THE son of Harry Redknapp today blamed the ‘droopy eyes’ he inherited from his father for giving the impression he was driving under the influence of drugs.

Mark Redknapp denied he had taken cocaine before he stopped in his Mercedes car near his parent’s home in Sandbanks.

Officers previously told Poole Magistrates' Court they suspected the 49-year-old was high on drugs because his eyes were ‘droopy’ and he kept cleaning his teeth with his tongue.

A roadside breath test then showed Mr Redknapp to be 15 times over the drug drive limit after testing positive for the cocaine derivative benzoylecgonine.

Redknapp said his eyes always looked saggy, just like his father Harry’s. His friend, former England rugby player Paul Sackey, said in a statement that he had never known Redknapp to take drugs.

Mr Sackey said he had been with the defendant two nights before his arrest and he had only drunk Peroni, with no sign of drug taking.

Redknapp, a property developer, told the court that one of the two arresting officers "took an instant dislike" to him while the other talked to him about football.

He added that when he arrived at Poole police station there were "20 officers looking at me because my name is Redknapp”.

“It did seem that the lady officer took a disliking to me straight away,” he said.

“I told [the police] I have not done drugs and never have. Unfortunately having droopy, heavy eyes is a genetic condition – my father has them and so do I.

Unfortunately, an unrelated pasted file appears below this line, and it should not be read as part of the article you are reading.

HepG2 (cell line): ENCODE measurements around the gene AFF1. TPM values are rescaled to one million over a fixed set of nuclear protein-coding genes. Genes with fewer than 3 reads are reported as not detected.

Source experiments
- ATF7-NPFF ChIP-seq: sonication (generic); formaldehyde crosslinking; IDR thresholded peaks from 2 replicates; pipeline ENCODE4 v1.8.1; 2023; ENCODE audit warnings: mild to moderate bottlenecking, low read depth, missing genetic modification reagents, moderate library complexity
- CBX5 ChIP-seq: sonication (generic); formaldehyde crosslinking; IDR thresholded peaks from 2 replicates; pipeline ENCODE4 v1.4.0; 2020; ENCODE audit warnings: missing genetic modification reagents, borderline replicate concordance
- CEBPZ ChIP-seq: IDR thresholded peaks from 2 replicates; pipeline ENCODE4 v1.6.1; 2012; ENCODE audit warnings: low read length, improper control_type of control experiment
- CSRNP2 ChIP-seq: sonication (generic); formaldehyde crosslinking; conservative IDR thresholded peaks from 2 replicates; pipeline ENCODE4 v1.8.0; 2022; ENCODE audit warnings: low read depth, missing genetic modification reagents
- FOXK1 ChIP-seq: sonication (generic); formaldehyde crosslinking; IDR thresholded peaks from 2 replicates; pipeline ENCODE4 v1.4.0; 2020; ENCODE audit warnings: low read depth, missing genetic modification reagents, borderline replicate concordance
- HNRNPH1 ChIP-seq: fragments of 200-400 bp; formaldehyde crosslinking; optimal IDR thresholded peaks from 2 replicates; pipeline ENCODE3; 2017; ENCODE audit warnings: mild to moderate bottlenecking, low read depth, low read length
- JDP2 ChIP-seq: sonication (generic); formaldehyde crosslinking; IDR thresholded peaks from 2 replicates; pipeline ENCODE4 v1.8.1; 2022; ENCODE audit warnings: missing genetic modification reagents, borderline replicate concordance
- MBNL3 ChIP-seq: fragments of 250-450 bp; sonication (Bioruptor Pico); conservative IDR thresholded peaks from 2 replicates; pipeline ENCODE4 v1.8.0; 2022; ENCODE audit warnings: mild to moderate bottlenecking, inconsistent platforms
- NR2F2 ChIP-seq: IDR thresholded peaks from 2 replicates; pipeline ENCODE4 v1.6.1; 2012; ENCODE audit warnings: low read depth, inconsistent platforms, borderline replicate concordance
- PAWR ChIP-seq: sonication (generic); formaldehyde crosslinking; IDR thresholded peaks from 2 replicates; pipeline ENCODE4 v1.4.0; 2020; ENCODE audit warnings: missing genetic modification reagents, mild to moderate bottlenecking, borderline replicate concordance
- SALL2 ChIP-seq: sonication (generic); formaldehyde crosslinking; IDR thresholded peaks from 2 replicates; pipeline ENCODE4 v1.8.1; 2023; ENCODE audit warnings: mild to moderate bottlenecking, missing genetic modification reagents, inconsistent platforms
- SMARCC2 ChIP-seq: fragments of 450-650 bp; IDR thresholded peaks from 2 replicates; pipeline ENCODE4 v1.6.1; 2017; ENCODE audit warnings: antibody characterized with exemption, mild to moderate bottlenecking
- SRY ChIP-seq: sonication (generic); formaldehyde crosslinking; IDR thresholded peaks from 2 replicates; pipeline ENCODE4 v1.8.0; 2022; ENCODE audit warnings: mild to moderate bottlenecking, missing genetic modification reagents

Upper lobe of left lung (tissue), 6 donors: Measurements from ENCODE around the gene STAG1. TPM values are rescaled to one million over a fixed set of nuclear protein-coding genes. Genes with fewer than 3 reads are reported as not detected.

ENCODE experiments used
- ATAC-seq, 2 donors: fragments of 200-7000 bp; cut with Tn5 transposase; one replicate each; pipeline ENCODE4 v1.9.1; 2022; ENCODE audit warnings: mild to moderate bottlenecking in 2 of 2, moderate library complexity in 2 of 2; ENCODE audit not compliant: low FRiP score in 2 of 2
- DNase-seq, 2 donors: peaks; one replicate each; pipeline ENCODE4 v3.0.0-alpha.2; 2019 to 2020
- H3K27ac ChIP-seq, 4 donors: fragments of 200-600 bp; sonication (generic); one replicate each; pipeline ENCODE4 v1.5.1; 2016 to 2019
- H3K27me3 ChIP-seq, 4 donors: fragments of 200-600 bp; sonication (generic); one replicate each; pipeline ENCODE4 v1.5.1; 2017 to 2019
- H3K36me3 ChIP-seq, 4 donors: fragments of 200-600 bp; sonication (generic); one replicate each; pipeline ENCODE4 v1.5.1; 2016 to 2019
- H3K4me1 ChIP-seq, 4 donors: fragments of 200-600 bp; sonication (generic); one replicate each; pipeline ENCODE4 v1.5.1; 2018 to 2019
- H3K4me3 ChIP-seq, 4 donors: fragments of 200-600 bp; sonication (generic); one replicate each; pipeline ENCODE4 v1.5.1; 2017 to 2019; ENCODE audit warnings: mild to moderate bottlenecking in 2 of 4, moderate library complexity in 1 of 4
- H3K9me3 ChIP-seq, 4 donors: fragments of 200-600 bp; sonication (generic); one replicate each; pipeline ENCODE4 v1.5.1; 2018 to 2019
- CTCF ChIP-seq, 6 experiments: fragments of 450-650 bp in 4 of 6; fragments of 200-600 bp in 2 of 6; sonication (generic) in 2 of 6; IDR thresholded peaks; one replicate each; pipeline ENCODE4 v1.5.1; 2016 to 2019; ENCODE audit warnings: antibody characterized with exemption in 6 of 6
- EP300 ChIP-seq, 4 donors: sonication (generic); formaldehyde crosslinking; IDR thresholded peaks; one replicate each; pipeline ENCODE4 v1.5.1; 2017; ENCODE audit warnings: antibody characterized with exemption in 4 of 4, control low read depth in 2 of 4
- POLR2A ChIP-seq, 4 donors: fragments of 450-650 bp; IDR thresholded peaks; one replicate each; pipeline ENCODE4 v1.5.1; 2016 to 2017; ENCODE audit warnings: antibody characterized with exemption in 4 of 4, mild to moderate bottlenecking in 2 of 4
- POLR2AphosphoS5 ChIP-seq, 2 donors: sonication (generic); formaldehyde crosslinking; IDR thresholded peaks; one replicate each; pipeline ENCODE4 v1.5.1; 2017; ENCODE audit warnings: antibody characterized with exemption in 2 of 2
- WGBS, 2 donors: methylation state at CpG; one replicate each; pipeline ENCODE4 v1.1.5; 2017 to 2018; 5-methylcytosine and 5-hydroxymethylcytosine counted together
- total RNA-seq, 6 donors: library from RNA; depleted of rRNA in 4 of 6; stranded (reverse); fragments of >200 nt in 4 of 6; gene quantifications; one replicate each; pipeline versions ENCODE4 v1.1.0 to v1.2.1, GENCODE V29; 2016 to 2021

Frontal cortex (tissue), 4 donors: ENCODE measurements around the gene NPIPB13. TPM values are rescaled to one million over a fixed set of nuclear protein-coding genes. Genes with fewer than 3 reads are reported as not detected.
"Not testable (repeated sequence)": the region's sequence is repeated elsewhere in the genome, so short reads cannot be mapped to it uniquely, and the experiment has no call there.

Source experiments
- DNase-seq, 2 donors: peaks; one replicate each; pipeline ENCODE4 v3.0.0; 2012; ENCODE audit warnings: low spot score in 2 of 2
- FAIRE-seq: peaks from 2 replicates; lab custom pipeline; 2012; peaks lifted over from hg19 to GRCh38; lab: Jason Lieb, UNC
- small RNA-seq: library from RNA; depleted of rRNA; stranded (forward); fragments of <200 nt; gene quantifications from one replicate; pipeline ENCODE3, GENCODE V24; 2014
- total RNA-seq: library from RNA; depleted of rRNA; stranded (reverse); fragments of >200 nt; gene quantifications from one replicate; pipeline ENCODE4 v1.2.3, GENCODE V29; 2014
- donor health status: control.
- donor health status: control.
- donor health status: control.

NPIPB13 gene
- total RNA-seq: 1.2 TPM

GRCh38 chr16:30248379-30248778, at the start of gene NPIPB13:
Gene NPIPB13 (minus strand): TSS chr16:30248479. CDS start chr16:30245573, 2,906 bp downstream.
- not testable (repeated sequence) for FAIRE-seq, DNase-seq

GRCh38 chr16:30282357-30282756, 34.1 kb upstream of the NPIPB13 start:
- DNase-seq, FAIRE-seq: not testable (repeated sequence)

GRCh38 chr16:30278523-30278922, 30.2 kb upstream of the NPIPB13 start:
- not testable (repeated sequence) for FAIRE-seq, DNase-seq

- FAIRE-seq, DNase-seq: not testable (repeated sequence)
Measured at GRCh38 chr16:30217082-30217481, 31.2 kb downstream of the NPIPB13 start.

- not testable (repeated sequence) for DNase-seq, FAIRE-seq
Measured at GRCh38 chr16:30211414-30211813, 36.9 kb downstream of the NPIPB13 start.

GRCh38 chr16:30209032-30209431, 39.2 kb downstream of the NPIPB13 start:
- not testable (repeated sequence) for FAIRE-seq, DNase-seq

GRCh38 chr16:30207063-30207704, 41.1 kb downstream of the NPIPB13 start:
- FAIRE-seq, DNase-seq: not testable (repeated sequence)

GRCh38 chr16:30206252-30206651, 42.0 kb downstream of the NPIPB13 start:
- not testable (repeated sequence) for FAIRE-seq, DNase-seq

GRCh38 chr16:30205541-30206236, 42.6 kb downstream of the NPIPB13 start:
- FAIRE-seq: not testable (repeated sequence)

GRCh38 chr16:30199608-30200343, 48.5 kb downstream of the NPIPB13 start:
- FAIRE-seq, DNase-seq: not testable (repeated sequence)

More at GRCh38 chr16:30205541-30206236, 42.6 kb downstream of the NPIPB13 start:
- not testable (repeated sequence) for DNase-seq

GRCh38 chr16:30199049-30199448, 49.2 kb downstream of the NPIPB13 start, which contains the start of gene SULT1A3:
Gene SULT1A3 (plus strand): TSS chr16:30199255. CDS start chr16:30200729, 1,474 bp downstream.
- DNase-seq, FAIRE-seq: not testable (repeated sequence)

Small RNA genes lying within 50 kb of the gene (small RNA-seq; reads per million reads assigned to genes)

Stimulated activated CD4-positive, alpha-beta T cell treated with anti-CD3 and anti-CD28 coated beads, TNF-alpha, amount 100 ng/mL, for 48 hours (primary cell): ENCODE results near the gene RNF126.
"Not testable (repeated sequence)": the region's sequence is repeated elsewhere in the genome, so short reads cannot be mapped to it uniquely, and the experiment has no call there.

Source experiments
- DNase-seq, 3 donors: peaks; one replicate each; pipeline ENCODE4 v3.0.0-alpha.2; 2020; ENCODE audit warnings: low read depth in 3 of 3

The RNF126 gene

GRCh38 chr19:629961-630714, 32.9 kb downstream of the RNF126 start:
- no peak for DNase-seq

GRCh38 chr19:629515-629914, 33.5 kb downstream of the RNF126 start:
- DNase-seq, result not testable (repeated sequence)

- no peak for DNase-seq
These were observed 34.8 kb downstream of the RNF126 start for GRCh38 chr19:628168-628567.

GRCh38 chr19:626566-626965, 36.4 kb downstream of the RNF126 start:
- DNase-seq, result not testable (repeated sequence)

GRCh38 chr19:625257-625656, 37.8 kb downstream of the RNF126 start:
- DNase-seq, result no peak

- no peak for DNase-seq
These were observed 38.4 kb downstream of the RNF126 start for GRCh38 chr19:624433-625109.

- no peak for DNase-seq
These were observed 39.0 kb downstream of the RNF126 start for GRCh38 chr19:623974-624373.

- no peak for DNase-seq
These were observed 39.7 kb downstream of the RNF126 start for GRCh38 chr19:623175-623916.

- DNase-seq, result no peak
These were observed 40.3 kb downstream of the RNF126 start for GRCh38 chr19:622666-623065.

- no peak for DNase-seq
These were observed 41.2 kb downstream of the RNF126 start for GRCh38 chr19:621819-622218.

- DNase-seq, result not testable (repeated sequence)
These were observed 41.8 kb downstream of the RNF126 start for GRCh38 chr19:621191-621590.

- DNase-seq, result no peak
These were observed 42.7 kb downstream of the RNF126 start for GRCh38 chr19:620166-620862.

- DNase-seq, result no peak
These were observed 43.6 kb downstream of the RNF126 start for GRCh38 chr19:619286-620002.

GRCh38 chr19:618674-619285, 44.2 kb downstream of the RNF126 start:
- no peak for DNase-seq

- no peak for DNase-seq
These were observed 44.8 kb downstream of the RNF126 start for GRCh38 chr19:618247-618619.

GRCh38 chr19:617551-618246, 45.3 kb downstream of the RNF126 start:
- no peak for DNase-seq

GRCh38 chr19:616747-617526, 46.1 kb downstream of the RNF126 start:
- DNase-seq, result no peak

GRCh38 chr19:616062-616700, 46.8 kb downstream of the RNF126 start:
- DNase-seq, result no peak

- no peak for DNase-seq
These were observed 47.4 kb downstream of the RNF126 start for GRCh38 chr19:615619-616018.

“I have had an operation on them in the past but they were definitely not bloodshot.

“My mouth was dry because I was nervous and anxious, as anybody would be while sat in the back of a police car.”

Redknapp, of Minterne Road, Poole, was stopped by police in his Mercedes C63 saloon car in Canford Cliffs at 8pm on April 2, 2018.

He denies a charge of drug driving.

Prosecutors claim a blood test showed he had 749 micrograms of benzoylecgonine in his system. The legal limit is 50.

Lucy Redknapp, Redknapp’s wife of 12 years, told the court: “On April 2 Mark’s eyes were no different to any other day.

“He has baggy eyes like his father. It is hereditary.

"Mark is a trustworthy gentleman who cares for his family very much. I do not believe Mark took drugs.

"He was not acting in an unusual way and if he had I would have called his mum."

An expert toxicologist told the court the roadside swab carried out on Redknapp was not checked by police after the recommended eight minutes when it was negative.

When it was checked at 12 minutes red lines indicating a positive result had appeared.

Dr Gavin Trotter said: "If you read the test before eight minutes you might get a false negative.

"After that point more of the sample may have flowed to the area of the device that is analysed and therefore you could get a false positive.

"Red test lines indicate a positive test and there were none after eight minutes in this case."

Dr Trotter also said that droopy eyes were not a sign of cocaine use.

In his closing speech, Phillip Lucas, defending, told the court his client should be acquitted.

He said: "If the officer had followed the instructions, which she did not, and had read the result at eight minutes, it would have been a negative result.

"This is not what she did. She waited until there were red lines.

"This is clearly not what the instructions say and as Mr Trotter says if you leave it longer than eight minutes you can get a false reading.

"It is my submission that the defendant must be acquitted."

The case was adjourned until October 31 when a verdict is expected.